• Supply chain crisis leaves ‘gaps’ on shelves
• $3,200 freight quote becomes $9,400 bill
• VAT cut ‘could not be more perfectly timed’
By NEIL HARTNELL
Tribune Business Editor
A Bahamas Federation of Retailers co-chair yesterday reiterated that the Christmas shopping season will be “make or break” for many merchants, adding: “We’re just rolling with the punches.”
Tara Morley told Tribune Business that apart from COVID-19’s continued impact on consumer spending and confidence, the greatest challenge facing the retail sector as the festive season are the “gaps” on many shelves due to inventory/product shortages caused by the global supply chain crisis.
Describing delivery times and freight costs as “all over the place”, with the impact varying between different merchants depending on the goods they sell and suppliers sourced from, she added that a successful Christmas shopping season is critical to enabling Bahamian retailers to “get back on their feet” following a trying 21 months of dealing with the pandemic’s fall-out.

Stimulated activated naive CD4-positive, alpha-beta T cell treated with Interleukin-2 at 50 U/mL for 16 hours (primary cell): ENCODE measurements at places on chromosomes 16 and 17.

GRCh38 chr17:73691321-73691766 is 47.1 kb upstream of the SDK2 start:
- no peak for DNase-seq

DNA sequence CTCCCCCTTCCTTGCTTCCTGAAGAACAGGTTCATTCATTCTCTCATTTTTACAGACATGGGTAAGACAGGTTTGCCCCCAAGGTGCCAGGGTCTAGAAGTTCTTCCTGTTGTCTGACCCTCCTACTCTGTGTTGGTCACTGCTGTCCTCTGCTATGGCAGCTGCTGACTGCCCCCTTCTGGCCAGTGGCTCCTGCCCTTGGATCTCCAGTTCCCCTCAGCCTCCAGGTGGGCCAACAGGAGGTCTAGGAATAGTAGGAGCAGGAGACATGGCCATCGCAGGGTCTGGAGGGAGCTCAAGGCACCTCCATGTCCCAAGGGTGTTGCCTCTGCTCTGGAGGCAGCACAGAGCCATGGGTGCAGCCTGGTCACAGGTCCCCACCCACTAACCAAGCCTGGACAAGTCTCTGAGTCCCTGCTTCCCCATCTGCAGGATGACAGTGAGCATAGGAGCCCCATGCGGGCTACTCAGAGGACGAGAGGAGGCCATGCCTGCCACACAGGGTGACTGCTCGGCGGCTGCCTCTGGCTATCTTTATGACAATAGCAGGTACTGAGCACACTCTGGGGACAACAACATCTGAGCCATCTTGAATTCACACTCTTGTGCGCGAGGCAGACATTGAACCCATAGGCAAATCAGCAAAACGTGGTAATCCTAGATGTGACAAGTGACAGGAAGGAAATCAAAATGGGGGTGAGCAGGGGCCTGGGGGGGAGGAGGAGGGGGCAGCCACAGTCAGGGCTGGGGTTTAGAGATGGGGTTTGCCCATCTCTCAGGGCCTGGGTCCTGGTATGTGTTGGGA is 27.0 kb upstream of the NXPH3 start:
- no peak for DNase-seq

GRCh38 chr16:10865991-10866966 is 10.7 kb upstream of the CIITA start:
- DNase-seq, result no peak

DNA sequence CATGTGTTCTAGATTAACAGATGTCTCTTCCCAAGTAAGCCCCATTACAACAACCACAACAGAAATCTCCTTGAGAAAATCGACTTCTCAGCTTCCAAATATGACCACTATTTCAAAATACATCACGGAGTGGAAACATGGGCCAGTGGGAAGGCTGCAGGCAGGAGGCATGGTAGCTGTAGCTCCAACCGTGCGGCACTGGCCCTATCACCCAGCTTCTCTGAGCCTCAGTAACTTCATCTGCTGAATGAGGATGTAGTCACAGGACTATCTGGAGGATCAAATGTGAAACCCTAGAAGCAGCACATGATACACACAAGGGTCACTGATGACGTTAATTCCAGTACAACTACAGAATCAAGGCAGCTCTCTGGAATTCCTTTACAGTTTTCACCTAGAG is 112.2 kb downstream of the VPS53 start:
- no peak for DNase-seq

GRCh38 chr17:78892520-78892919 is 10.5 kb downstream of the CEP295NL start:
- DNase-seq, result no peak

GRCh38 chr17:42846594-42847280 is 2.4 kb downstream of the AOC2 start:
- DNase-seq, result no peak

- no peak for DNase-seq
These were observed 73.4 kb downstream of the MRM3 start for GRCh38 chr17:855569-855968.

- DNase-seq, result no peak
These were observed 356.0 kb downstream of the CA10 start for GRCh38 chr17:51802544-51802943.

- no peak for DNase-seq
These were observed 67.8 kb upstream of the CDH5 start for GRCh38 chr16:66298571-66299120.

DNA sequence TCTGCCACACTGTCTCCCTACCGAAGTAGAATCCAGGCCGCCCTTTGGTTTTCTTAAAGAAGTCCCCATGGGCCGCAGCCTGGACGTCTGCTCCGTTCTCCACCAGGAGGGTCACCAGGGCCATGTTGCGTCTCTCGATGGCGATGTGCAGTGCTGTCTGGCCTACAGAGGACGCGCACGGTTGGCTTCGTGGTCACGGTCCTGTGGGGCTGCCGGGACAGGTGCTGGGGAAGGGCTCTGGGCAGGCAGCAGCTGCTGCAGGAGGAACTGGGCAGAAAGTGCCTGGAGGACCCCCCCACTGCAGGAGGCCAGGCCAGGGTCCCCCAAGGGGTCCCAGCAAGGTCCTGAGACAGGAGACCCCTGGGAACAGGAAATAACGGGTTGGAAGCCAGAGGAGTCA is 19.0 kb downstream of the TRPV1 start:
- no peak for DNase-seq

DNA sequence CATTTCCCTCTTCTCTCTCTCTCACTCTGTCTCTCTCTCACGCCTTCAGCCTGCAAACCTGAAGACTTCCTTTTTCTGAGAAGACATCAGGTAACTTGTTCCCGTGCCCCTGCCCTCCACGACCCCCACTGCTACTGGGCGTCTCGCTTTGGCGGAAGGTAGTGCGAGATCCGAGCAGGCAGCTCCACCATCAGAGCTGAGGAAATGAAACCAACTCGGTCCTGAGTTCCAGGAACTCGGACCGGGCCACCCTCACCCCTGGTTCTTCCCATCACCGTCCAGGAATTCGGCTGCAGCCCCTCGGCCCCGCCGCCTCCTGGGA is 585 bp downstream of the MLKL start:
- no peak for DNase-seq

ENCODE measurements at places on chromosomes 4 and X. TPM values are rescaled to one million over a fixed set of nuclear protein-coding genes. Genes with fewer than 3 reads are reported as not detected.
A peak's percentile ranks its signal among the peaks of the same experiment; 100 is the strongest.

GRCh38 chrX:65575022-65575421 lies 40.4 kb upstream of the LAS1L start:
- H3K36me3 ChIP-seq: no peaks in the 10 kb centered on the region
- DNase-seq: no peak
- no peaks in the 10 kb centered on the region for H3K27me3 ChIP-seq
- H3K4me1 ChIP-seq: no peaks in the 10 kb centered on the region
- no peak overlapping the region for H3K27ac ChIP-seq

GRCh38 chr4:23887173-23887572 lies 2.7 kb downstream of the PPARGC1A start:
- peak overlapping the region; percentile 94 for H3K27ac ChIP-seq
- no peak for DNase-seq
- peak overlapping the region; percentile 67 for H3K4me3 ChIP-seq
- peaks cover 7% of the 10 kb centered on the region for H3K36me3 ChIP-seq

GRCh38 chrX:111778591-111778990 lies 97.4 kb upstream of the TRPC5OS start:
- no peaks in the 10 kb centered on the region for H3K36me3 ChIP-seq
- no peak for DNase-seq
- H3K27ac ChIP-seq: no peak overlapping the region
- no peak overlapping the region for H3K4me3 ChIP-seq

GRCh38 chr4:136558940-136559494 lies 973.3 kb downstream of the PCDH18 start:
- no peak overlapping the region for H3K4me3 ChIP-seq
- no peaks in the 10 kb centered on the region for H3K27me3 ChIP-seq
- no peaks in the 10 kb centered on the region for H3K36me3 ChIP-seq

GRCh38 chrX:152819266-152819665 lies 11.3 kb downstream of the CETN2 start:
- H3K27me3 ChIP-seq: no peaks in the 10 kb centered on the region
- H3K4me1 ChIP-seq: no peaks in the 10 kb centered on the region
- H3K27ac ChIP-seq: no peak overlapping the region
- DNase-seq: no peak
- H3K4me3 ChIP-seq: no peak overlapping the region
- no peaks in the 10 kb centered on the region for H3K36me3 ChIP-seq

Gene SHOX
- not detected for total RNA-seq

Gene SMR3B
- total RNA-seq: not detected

Despite some sectors, such as interior design, being told furniture which would normally take three months to deliver is now six months out, Ms Morley said most retailers she had spoken to had confirmed festive staffing levels will be the same as 2019 in order to meet anticipated demand.
And, with The Bahamas exposed to rising inflation due to its status as “a price taker”, the Federation co-chair said the Government’s planned 10 percent VAT rate cut - targeted to take effect from January 2022 - “could not be more perfectly timed”. And she also hailed the curfew’s end for enabling all retailers to return to normal opening hours.
Urging merchants to stay in close contact with their customers, and make maximum use of social media to let them know when sought-after Christmas goods have arrived, Ms Morley said retailers were also referring clients to other stores if they did not have the requested item to ensure the spend remains within the Bahamian economy.
“Try and keep it local as much as possible,” she advised Bahamian shoppers, “because it’s going to be a really critical season for all the retailers to get back on their feet. Typically, Christmas can represent up to 50 percent of your business as a retailer.